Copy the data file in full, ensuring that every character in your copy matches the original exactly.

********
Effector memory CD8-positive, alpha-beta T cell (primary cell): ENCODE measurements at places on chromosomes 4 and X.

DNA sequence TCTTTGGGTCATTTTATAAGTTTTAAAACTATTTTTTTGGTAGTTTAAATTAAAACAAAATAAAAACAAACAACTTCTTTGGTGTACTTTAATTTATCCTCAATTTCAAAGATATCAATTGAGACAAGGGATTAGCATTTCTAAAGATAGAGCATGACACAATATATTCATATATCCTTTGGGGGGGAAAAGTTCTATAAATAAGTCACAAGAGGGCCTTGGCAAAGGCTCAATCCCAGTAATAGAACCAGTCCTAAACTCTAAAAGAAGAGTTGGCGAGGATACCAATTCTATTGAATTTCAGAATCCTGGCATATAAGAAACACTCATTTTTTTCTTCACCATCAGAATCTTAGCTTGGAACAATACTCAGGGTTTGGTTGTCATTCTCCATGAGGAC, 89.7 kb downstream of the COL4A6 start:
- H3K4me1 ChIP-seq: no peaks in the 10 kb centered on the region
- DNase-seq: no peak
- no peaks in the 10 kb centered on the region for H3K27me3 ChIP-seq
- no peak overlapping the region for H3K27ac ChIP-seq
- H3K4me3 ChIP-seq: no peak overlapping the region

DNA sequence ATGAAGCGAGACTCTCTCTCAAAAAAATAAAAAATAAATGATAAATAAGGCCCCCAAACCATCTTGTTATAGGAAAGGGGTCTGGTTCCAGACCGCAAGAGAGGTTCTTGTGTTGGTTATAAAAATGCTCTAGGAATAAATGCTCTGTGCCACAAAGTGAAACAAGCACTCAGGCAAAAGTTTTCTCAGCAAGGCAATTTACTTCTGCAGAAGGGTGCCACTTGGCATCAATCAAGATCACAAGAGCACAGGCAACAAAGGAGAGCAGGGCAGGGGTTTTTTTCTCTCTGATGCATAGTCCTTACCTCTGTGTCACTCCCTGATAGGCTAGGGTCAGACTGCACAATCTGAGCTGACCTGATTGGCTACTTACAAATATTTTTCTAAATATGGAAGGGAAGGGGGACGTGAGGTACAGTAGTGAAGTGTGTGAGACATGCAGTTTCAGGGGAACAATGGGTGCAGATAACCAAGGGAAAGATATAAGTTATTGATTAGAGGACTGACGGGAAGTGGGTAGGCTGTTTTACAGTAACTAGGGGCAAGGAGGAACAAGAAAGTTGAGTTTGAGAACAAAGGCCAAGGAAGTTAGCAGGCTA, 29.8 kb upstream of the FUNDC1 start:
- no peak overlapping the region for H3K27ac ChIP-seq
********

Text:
Effector memory CD8-positive, alpha-beta T cell (primary cell): ENCODE measurements at places on chromosomes 4 and X.

DNA sequence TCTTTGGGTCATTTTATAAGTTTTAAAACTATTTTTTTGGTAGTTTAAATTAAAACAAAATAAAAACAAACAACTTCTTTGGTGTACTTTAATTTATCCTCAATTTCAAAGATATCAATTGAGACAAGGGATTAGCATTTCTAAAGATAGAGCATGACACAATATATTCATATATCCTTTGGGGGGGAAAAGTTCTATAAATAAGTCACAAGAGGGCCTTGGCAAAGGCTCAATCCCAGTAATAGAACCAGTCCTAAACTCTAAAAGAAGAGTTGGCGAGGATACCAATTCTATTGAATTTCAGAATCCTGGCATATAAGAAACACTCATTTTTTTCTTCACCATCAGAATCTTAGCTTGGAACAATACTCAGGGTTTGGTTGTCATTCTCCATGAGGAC, 89.7 kb downstream of the COL4A6 start:
- H3K4me1 ChIP-seq: no peaks in the 10 kb centered on the region
- DNase-seq: no peak
- no peaks in the 10 kb centered on the region for H3K27me3 ChIP-seq
- no peak overlapping the region for H3K27ac ChIP-seq
- H3K4me3 ChIP-seq: no peak overlapping the region

DNA sequence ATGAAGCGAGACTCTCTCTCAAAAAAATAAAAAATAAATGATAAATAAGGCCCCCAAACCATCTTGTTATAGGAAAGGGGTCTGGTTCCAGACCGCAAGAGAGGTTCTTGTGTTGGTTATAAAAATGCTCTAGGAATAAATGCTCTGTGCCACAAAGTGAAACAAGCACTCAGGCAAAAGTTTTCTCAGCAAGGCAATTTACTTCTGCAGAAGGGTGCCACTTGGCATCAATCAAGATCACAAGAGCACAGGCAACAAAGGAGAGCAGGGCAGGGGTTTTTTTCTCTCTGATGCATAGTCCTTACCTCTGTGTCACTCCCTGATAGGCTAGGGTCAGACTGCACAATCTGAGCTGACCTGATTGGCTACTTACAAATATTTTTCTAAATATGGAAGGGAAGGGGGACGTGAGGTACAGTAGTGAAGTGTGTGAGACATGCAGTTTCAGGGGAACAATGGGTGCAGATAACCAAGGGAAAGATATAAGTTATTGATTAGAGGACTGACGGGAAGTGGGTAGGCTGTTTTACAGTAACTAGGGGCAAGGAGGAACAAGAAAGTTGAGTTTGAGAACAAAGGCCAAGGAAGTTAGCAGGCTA, 29.8 kb upstream of the FUNDC1 start:
- no peak overlapping the region for H3K27ac ChIP-seq